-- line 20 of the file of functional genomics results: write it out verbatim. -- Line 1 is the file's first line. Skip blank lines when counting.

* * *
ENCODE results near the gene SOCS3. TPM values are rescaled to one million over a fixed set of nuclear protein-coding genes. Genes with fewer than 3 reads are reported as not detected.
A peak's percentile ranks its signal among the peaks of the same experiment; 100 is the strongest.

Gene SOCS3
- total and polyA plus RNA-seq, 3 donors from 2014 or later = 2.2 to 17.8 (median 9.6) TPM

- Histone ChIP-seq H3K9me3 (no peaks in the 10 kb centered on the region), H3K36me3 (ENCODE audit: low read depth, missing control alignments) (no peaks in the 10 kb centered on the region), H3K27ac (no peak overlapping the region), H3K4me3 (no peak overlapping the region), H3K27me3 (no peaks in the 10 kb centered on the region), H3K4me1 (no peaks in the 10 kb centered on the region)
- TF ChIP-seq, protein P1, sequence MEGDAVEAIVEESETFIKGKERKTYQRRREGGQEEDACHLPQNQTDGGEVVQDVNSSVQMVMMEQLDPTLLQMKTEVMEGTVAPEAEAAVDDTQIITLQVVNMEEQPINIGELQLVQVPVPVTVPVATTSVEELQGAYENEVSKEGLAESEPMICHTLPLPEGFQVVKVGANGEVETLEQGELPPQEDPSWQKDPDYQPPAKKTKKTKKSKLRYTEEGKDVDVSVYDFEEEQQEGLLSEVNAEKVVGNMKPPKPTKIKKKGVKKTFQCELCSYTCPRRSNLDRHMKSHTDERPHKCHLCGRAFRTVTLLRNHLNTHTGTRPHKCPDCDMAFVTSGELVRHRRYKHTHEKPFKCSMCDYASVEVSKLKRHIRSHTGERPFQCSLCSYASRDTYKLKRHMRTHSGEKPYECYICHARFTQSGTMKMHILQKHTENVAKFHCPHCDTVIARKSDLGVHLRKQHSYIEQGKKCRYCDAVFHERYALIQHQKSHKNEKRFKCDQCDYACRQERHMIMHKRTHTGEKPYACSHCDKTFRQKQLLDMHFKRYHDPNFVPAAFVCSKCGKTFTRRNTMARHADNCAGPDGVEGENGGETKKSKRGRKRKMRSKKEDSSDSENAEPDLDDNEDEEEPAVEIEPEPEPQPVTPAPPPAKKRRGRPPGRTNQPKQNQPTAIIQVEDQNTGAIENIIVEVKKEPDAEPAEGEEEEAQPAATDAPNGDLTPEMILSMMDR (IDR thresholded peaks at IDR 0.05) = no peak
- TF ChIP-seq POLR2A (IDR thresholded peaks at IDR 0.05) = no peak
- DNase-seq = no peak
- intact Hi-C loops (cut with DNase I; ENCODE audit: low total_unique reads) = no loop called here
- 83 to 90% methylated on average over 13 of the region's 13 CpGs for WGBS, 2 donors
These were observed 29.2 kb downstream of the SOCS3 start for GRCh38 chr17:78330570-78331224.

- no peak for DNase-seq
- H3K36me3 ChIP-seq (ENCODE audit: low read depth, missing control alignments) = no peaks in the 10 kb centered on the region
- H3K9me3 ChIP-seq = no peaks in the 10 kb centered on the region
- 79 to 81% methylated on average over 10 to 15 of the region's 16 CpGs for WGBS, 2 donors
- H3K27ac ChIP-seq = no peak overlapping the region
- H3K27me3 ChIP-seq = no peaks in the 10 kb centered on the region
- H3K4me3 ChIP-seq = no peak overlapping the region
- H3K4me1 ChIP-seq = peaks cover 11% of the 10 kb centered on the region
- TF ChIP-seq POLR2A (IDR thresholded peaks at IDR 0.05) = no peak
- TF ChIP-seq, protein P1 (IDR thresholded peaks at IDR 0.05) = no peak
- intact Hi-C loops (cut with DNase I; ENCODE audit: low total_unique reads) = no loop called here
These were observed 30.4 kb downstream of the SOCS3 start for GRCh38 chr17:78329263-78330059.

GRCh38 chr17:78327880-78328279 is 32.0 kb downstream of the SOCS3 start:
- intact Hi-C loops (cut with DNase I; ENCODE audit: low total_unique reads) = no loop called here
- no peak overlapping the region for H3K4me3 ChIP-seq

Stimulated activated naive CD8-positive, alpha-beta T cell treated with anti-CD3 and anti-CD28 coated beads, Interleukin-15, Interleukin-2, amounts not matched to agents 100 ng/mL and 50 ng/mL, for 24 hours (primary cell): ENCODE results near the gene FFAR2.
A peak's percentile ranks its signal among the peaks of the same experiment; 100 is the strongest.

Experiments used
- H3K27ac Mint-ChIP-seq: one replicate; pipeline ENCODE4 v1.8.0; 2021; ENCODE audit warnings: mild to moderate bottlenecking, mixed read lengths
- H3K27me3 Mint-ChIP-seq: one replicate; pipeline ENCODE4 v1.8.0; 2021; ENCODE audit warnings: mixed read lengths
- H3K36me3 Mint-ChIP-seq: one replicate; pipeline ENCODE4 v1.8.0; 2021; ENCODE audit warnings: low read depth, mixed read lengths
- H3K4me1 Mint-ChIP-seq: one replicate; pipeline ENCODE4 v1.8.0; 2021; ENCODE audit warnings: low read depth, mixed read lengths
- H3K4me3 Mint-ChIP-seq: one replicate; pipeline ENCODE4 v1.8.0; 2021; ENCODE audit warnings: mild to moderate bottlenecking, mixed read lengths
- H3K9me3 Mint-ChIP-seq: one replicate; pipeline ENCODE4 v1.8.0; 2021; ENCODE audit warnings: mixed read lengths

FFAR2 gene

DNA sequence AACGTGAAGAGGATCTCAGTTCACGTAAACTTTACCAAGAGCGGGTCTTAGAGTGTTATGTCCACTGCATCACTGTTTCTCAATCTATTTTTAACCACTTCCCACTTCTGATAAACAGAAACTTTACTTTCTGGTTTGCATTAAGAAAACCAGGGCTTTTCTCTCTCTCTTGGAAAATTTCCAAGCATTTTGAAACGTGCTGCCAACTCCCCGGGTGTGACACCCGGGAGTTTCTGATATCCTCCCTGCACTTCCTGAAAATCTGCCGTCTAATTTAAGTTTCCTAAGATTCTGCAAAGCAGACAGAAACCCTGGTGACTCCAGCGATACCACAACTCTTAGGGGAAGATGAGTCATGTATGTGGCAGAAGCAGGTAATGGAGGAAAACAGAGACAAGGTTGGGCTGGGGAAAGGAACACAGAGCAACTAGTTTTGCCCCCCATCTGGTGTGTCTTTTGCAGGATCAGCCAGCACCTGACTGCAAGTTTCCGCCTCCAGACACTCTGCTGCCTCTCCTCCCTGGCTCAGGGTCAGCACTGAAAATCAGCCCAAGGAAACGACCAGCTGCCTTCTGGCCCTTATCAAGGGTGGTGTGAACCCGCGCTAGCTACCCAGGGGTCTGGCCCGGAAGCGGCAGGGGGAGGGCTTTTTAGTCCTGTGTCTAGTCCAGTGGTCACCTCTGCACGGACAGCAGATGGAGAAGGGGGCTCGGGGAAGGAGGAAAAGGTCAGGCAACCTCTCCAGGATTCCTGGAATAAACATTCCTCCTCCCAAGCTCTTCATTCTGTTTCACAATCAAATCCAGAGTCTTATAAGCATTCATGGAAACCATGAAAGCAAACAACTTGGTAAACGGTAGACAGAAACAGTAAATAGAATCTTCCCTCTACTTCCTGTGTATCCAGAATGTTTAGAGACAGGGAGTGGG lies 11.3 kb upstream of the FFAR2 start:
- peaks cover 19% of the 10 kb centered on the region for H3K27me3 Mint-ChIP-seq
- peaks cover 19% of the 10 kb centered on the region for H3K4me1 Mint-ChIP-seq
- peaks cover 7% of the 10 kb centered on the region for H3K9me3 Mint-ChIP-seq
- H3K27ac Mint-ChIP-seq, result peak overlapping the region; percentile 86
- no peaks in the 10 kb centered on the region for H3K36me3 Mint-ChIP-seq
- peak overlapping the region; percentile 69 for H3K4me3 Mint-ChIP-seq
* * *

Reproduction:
- TF ChIP-seq POLR2A (IDR thresholded peaks at IDR 0.05) = no peak